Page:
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23 Yellow Birds in Oklahoma

yellow birds in oklahoma
American Yellow Warbler in Tulsa, Oklahoma: Photo by Terry Mitchell

Introduction

From flashy orioles to subtly-hued vireos, a variety of striking yellow birds in Oklahoma. Their bright golden tones stand out beautifully against backdrops of plain, forest, and wetland. Let’s explore some top yellow birds gracing Oklahoma’s diverse landscapes.

Great Crested Flycatcher (Myiarchus crinitus) 

27 Yellow Birds in Indiana
  • Features: This bulky insect-eater has a distinctly crested head and lemon-yellow belly contrasting olive-brown wings and back. The rufous tail has white outer feathers seen in flight. 
  • Locations: Found breeding in woodland areas statewide. Winters in southern U.S. south to Central America.
  • Fun Fact: Weaves shed snakeskins into nest material, possibly to deter predators. Has an unpleasant rattling call.

Cassin’s Kingbird (Tyrannus vociferans)

  • Features: Gray flycatcher with pale yellow belly. Black tail with thin white tip. Black cap and mask through eye contrast gray cheeks. Short notched bill for catching insects.
  • Locations: Found in open wooded areas with scattered trees statewide during summer breeding season. Winters south to Central America.
  • Fun Fact: Noisy and quarrelsome personality. Male displays by spiraling high up on fluttering wings and plunging straight down.

Western Kingbird (Tyrannus verticalis)  

  • Features: Gray flycatcher with yellow throat and pale yellow belly. Black tail has conspicuous white outer tail feathers. Black mask through eyes.
  • Locations: Found in open country such as pastures, prairies and agricultural areas during summer breeding season. Winters south to Mexico. 
  • Fun Fact: Aggressive defender of nesting territory, calling loudly while diving at intruders. 

Yellow-throated Vireo (Vireo flavifrons)

  • Features: Spring adults have bright yellow throat and breast contrasting gray head and white belly. Sturdy bill has hooked tip. Sings burry, laid-back song. 
  • Locations: Found breeding in mature deciduous forests statewide. Winters in the tropics.  
  • Fun Fact: Arrives early on breeding grounds to establish nesting territory in treetop branches near trunk.

Warbling Vireo (Vireo gilvus)  

  • Features: Plain grayish olive-green upperparts with pale yellow undersides. White spectacles. Thin pointed bill suits insect-eating. Sings a repetitive, warbling song.
  • Locations: Found breeding in mature open deciduous forests and woodlands statewide. Winters in Central and South America. 
  • Fun Fact: Male and female build hanging woven nest together. Female incubates eggs and broods young.

Golden-crowned Kinglet (Regulus satrapa)

  • Features: Tiny olive-gray songbird with black and white facial stripes and bright golden-yellow central crown stripe. Almost constantly active while foraging.  
  • Locations: Found wintering and migrating through Oklahoma’s mountain forests and scrublands. Summers farther north.
  • Fun Fact: High-energy forager, able to drop body temperature and enter torpor while roosting to conserve energy.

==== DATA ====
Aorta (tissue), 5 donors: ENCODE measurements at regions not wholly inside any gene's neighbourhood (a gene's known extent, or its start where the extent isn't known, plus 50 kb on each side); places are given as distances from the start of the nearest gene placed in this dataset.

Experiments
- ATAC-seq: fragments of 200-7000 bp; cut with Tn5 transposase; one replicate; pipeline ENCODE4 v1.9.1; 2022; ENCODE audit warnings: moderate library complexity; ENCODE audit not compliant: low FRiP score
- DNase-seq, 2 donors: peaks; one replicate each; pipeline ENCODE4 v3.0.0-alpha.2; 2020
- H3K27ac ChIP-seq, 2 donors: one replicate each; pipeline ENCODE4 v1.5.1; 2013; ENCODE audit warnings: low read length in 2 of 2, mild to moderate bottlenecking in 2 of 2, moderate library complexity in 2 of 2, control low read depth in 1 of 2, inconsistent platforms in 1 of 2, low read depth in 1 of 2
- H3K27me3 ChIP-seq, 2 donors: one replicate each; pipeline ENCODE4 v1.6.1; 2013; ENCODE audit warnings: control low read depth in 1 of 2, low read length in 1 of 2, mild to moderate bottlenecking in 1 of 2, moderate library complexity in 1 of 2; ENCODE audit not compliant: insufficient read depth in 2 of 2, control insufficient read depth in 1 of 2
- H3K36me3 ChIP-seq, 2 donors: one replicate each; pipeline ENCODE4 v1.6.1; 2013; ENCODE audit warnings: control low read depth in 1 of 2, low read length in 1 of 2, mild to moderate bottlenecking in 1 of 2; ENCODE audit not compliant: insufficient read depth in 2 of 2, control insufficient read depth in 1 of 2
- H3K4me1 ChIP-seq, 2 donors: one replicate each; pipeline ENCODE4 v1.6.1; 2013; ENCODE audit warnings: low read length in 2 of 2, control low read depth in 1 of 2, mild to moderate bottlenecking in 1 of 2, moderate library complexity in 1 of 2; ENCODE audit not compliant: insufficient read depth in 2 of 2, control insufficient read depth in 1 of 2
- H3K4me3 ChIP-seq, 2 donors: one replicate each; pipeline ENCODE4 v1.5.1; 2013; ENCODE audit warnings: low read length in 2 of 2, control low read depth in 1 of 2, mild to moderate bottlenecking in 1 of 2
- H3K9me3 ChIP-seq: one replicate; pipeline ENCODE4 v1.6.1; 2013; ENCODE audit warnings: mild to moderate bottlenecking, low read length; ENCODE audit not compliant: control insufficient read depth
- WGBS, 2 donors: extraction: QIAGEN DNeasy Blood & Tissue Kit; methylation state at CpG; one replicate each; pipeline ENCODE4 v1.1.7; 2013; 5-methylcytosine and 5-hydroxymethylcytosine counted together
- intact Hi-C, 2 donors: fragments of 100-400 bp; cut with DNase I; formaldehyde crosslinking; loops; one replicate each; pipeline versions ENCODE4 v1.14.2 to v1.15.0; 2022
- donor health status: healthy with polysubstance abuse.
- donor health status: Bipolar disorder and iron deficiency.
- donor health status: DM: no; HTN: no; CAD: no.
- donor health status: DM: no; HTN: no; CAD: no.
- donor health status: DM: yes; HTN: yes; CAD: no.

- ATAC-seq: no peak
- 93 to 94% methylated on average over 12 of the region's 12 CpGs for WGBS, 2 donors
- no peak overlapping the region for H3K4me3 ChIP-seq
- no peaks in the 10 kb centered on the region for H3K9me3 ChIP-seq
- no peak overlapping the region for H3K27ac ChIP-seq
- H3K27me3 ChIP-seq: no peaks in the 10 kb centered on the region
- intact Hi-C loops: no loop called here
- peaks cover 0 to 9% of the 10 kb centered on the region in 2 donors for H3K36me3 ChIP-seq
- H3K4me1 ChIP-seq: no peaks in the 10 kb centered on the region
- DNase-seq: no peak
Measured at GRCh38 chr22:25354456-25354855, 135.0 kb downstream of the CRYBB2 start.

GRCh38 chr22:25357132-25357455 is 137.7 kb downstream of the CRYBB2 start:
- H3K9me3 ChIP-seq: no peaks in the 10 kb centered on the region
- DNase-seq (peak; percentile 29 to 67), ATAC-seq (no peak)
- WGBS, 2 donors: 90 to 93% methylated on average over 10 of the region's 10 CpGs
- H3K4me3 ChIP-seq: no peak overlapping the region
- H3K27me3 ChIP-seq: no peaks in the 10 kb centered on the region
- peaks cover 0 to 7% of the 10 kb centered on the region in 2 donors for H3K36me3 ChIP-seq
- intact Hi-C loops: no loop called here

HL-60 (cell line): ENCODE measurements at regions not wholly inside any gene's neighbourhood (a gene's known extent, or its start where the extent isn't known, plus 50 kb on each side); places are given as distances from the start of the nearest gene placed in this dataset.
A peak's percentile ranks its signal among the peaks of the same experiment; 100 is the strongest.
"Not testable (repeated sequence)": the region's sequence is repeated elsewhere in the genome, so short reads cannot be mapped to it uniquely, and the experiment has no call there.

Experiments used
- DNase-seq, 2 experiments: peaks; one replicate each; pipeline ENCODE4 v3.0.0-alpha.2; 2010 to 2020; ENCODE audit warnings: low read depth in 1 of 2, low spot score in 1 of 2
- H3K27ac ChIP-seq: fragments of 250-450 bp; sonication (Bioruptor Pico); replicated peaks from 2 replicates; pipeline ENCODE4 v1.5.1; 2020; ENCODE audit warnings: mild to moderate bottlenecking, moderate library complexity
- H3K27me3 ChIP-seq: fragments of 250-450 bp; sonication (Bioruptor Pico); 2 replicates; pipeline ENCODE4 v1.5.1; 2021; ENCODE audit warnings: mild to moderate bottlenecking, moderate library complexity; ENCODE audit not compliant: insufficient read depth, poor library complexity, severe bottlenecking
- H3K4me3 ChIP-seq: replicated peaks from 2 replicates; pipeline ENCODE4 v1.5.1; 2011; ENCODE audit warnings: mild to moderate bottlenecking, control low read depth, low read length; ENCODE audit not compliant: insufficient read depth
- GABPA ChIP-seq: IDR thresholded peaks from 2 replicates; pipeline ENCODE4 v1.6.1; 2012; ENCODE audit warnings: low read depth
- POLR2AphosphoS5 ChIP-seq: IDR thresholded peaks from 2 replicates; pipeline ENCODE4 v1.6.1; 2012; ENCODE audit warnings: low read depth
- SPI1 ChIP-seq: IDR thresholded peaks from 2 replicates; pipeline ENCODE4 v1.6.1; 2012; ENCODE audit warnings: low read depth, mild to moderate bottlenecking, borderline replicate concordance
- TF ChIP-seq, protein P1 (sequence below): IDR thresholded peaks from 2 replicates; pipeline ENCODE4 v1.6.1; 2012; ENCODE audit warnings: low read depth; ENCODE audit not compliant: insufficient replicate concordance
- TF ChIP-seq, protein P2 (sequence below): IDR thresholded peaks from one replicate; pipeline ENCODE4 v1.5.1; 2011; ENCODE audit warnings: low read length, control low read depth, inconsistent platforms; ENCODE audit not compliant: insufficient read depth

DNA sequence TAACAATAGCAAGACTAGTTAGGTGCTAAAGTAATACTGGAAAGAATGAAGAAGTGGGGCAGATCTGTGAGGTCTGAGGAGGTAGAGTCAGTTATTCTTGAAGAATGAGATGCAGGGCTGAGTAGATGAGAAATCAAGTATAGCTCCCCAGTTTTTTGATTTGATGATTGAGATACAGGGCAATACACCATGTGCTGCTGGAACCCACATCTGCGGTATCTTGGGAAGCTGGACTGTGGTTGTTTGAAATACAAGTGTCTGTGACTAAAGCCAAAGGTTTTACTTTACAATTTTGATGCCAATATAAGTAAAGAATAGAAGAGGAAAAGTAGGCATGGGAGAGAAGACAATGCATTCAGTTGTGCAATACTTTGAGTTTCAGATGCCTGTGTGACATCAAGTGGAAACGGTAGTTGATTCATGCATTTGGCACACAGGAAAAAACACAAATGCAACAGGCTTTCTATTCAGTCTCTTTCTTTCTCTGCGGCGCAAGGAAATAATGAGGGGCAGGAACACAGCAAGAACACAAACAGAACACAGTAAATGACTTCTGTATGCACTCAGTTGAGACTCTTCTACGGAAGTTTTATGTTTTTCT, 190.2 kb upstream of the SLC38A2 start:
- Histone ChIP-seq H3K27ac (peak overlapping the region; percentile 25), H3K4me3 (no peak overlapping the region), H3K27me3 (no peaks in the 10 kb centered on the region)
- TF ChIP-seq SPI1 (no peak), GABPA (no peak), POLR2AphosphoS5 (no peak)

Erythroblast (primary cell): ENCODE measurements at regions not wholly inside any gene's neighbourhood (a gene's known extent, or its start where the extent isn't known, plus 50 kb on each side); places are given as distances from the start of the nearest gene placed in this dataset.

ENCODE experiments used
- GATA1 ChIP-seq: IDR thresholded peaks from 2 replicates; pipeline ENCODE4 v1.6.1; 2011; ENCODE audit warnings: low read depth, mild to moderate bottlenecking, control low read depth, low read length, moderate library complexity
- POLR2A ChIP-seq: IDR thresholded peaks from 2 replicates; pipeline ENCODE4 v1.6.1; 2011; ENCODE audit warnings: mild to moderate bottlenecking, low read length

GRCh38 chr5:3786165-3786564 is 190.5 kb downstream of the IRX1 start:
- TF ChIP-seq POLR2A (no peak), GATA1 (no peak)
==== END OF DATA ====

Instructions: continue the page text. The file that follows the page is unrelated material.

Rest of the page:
American Goldfinch (Spinus tristis)

  • Features: Small seed-eating finch with short conical bill. Bright golden-yellow body contrasts black cap, wings, and tail. White wing bars. Swift flight. 
  • Locations: Found in weedy fields and other open areas with seed sources statewide year-round. 
  • Fun Fact: Nesting timed for peak seed production in midsummer. Male displays by flying in swooping arcs while singing a percussive melody.  

Yellow-breasted Chat (Icteria virens)

  • Features: Boldly patterned songbird with bright yellow throat and chest, black mask, white spectacles, gray back, and white belly. Heavy bill indicates insectivorous diet. 
  • Locations: Found breeding in dense underbrush and thickets statewide. Winters in Mexico south to Panama.
  • Fun Fact: A mimic that sings a remarkable variety of calls, whistles, chuckles and chatter sounds. Skulks in heavy cover.

Western Meadowlark (Sturnella neglecta)

  • Features: Plump yellow-breasted songbird with black “V” across chest. White outer tail feathers flash in flight. Yellow throat outlined by black whiskers. Flute-like whistle. 
  • Locations: Found year-round in open grasslands across Oklahoma. 
  • Fun Fact: Nests on the ground tucked into dense vegetation. More adaptable to forest edges and fragmentation than Eastern meadowlark. 

Eastern Meadowlark (Sturnella magna)

  • Features: Medium-sized songbird with brown and black streaked upperparts and bright yellow underparts with a black “V” across the breast. Long tail shows white outer feathers in flight. Flute-like whistled songrings across fields.
  • Locations: Found year-round in open grasslands and meadows statewide. Perches at tops of bushes, fences and posts to sing.
  • Fun Fact: Male displays over potential nest site, singing while hovering 20-30 feet high with fluttering wings and tail fanned, then parachuting down.

Prothonotary Warbler (Protonotaria citrea)

  • Features: Bright golden head and underparts shine like a hallmark against blue-gray wings and tail. Short pointed bill suits insectivorous habits. Clear, ringing song.
  • Locations: Found breeding in wooded swamps, bottomland forests and along rivers statewide. Winters in tropical regions further south. 
  • Fun Fact: Nest sites in natural tree cavities or nest boxes near water. One of few warblers to regularly use holes for nesting.

Orange-crowned Warbler (Leiothlypis celata)  

  • Features: Despite its name, rarely shows orange crown streaking. A nondescript gray-green songbird with pale yellow underparts and indistinct wingbars. Constantly pumps tail.
  • Locations: Found migrating and wintering statewide in areas with dense shrubs and overgrown vegetation. Summers farther north. 
  • Fun Fact: Male has unique swaying courtship display, leaning side to side with feathers fluffed out.

Nashville Warbler (Leiothlypis ruficapilla 

  • Features: Olive-gray warbler with muted yellow underparts. Male has bold rufous cap and white eye ring. Thin pointed bill suited for catching insects while hopping along branches.
  • Locations: Found during seasonal migration across Oklahoma. Breeds farther north or northeast. Winters from Mexico southward.  
  • Fun Fact: The orange crown feathers are concealed outside breeding season after molting.